LOCKWOOD – The Soledad YMCA summer program's 26 youth attended a field trip to Redwings Horse Sanctuary in Lockwood for the second year last Thursday.
The children, wearing their yellow YMCA shirts, were split up into three groups for stations that taught different things, then rotated. The kids' ages varied from four to age eleven.
Linda Plumb of Redwings said, “One of the groups would watch a pony get trimmed. The kids could come up and take the hoof and see what it looked like. The kids just loved seeing that.”
Another group would watch how a person could use a physical massage to make the horses feel better. The children could see and smell what horses could eat, adding to the educational side of the trip.
“Some of the kids even recognized some of the aromas,” said Plumb. “They were pretty fascinated by that.”
The sanctuary takes in horses that have been neglected, abused or abandoned and not only was it a fun day for kids in summer camp, it also taught them valuable lessons about responsibility.
“We want these young children to learn early about kindness of all animals and responsibility for when they have an animal,” said Plumb. She also pointed out the importance of learning to respect animals. “When children are abusive to animals, studies show that there’s a likely chance they will be abusive to humans.”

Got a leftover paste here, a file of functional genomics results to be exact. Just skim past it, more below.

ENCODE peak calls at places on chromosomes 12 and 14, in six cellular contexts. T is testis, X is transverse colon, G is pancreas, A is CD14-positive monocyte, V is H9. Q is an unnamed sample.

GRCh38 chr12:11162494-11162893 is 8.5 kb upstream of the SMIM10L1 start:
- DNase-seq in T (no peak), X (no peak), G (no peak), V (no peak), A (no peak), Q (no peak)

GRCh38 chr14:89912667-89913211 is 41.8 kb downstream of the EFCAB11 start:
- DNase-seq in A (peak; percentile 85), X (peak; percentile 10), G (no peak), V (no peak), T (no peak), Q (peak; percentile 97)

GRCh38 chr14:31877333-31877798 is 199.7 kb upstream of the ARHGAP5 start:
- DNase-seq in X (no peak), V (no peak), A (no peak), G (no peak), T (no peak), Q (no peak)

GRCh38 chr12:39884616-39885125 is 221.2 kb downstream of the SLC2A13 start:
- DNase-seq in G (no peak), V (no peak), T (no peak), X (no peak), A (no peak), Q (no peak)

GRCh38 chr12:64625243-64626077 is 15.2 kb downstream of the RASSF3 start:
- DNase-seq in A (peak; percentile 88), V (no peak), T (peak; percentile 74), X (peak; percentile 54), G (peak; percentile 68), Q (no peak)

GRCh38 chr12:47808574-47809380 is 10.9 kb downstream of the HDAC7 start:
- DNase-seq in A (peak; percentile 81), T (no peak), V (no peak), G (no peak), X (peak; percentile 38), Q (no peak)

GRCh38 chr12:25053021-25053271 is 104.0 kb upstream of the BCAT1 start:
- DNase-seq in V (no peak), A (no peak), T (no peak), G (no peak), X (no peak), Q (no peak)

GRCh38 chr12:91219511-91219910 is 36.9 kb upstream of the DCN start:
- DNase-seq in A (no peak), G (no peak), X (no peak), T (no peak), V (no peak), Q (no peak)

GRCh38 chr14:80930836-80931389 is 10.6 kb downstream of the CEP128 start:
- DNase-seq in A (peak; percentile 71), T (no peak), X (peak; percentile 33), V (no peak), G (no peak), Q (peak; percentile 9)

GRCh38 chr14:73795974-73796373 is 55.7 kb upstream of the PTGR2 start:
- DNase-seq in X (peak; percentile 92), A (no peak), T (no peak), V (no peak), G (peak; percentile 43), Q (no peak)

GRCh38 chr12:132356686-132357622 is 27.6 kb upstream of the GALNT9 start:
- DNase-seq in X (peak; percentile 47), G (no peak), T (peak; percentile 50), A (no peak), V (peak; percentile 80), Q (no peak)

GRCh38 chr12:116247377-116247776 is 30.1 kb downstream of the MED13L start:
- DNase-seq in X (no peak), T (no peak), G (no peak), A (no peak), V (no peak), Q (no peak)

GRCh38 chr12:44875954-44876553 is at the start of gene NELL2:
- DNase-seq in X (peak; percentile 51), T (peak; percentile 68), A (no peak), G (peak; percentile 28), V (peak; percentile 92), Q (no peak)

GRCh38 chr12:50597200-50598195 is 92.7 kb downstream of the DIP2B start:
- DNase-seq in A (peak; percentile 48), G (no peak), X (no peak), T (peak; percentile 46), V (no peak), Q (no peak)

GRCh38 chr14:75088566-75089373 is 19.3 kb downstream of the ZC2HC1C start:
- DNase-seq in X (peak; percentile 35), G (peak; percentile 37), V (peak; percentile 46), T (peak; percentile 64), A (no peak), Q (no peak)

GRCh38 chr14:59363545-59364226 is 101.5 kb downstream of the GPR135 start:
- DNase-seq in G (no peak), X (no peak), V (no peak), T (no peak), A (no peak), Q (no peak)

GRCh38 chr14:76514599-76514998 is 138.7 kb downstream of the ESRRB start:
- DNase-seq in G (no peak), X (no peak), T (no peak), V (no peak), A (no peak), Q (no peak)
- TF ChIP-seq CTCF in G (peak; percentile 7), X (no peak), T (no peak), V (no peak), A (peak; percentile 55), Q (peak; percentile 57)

One of the more impactful things was the stories they heard about a few of the horses. Plumb said, “They heard stories and met a few horses they heard stories about.”
Because they do save horses from bad situations, including neglect, abuse and abandonment, it really touched the kids.
“They are quite sensitive,” said Plumb. “They would say, how someone can do this to this nice horse?”
The kids got cart rides, saw huge work horses and got to see the burrow pasture. They met the little pony Penelope and the largest of workhorses, Calypso.
This was the second year the YMCA summer program visited Redwings Sanctuary. Plumb explained, “One of the leaders, Andrea Wasson, moved into the Lockwood area and she came to visit.”
After her visit she was inspired to make a trip out there with the summer program. “She said I could bring the kids over and she brought them over last year and this year,” said Plumb
For the complete article see the 06-27-2012 issue.
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